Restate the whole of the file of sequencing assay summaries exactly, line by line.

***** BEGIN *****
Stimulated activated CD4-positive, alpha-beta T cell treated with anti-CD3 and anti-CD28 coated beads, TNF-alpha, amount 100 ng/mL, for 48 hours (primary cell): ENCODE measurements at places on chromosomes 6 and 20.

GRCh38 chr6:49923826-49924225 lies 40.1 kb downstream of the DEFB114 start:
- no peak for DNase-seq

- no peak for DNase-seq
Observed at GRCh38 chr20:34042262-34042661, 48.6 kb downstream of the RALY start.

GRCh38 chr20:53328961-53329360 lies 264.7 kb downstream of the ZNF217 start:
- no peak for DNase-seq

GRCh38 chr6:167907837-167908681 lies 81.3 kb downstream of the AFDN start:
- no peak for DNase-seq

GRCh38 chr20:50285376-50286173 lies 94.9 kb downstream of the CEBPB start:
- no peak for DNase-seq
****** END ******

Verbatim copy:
Stimulated activated CD4-positive, alpha-beta T cell treated with anti-CD3 and anti-CD28 coated beads, TNF-alpha, amount 100 ng/mL, for 48 hours (primary cell): ENCODE measurements at places on chromosomes 6 and 20.

GRCh38 chr6:49923826-49924225 lies 40.1 kb downstream of the DEFB114 start:
- no peak for DNase-seq

- no peak for DNase-seq
Observed at GRCh38 chr20:34042262-34042661, 48.6 kb downstream of the RALY start.

GRCh38 chr20:53328961-53329360 lies 264.7 kb downstream of the ZNF217 start:
- no peak for DNase-seq

GRCh38 chr6:167907837-167908681 lies 81.3 kb downstream of the AFDN start:
- no peak for DNase-seq

GRCh38 chr20:50285376-50286173 lies 94.9 kb downstream of the CEBPB start:
- no peak for DNase-seq